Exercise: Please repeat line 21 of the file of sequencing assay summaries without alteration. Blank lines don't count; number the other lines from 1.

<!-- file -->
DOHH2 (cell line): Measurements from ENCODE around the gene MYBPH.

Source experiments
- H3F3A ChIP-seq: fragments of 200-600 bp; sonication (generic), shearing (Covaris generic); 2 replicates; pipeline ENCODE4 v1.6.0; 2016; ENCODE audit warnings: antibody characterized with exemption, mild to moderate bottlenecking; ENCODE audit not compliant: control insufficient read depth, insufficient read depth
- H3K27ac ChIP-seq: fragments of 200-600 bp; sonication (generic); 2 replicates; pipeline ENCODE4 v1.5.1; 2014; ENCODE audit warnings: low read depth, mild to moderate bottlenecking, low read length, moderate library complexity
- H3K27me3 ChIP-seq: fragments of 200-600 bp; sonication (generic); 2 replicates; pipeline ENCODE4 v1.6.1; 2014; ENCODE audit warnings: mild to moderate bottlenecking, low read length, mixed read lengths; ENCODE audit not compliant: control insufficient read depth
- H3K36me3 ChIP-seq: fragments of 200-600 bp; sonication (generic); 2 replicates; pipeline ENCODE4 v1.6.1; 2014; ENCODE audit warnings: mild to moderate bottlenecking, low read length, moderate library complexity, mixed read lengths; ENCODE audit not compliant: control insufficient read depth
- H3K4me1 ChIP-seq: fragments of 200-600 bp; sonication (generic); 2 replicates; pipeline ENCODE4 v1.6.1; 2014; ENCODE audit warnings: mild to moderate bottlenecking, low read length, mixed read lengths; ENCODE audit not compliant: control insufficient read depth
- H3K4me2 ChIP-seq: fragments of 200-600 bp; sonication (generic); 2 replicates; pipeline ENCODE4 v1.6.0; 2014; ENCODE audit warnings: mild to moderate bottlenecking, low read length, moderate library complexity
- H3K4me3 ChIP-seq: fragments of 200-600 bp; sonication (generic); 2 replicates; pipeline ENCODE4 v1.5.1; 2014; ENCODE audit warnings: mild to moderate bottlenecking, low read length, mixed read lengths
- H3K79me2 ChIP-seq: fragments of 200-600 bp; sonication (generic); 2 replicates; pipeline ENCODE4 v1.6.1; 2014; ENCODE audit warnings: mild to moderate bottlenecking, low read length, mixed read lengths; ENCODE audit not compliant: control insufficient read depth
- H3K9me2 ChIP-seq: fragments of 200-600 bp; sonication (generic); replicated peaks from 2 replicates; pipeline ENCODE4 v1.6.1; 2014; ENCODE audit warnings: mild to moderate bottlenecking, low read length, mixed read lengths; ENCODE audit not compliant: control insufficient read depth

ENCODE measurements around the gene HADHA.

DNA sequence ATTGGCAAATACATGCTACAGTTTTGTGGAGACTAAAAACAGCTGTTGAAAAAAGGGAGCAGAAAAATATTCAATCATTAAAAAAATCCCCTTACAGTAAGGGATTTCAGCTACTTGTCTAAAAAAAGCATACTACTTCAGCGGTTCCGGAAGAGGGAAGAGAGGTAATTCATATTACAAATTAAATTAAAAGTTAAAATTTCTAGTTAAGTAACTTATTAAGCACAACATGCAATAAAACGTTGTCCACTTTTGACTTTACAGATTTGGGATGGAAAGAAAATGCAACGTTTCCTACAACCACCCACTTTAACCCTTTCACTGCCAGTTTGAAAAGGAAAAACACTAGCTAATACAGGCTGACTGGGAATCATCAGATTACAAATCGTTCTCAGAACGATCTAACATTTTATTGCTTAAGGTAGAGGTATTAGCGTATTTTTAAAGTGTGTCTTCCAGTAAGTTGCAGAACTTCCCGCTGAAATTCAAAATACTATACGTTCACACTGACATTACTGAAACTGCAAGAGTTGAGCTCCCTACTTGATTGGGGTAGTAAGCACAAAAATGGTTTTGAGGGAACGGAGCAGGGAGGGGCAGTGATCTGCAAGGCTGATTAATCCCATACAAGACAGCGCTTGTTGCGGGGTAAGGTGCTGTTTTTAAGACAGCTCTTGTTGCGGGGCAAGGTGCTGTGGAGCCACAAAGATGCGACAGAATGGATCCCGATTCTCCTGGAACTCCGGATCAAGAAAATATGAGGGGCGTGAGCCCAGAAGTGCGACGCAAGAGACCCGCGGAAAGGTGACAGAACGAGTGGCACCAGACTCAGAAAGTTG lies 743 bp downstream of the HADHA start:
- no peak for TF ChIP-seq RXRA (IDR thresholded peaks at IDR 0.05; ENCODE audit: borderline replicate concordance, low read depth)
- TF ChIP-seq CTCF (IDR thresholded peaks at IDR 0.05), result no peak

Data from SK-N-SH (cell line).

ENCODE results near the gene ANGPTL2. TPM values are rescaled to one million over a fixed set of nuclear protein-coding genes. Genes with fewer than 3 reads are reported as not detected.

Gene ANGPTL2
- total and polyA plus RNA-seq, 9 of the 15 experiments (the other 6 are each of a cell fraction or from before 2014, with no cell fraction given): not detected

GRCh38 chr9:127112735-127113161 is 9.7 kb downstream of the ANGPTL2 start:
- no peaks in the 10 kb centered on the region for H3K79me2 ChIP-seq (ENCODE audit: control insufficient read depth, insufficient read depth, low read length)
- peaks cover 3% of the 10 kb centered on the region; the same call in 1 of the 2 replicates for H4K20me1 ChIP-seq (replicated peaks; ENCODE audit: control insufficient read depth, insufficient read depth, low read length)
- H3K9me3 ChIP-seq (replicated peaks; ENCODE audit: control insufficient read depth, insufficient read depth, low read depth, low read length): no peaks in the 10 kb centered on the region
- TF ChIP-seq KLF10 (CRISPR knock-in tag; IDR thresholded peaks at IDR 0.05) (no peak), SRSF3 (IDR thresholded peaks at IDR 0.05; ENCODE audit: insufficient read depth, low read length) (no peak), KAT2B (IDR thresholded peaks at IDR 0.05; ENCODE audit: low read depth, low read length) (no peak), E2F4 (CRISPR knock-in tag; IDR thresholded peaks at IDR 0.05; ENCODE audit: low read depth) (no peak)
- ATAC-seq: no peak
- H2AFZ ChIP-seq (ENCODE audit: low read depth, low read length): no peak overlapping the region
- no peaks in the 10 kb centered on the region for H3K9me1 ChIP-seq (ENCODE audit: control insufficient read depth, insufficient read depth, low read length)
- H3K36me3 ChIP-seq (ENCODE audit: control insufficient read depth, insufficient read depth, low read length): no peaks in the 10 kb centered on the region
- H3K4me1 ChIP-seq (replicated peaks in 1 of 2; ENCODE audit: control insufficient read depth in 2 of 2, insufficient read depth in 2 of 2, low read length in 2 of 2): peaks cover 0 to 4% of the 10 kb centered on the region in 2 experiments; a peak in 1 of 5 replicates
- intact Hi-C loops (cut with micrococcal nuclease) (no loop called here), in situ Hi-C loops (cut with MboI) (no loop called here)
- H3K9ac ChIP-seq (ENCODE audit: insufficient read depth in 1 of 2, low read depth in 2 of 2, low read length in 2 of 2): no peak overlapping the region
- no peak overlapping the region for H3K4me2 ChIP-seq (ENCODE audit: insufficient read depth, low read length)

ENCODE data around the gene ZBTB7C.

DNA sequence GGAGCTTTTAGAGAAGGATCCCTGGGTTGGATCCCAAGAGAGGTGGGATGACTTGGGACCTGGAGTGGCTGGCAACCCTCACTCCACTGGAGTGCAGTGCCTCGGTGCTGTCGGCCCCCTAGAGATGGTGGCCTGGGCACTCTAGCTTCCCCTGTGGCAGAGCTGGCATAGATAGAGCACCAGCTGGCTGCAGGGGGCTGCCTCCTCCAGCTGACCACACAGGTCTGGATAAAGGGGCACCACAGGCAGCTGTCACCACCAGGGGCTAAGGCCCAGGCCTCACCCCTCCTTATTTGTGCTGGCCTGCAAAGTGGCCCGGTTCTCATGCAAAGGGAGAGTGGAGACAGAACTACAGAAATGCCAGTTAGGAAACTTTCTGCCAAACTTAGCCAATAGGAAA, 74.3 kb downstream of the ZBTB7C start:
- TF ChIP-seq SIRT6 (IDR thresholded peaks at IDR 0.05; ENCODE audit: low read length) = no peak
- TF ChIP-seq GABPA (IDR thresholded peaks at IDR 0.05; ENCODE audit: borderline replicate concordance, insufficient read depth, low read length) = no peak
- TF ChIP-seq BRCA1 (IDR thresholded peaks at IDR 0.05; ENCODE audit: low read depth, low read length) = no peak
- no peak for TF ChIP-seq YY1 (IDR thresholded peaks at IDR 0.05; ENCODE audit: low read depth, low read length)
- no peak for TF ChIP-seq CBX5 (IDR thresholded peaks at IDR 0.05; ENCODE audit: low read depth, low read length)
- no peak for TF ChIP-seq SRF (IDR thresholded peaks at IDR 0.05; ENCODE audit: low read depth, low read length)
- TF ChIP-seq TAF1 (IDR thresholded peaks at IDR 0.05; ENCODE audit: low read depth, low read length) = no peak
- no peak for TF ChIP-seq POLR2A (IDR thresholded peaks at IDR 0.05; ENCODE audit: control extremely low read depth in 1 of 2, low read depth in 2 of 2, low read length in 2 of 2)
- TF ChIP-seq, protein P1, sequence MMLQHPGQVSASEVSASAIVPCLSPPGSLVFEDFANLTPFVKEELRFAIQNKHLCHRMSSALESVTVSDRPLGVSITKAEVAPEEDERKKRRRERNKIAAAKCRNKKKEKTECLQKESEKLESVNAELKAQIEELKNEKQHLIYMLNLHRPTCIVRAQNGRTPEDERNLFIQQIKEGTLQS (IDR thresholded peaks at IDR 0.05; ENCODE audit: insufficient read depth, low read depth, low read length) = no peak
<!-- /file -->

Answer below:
- no peaks in the 10 kb centered on the region for H3K79me2 ChIP-seq (ENCODE audit: control insufficient read depth, insufficient read depth, low read length)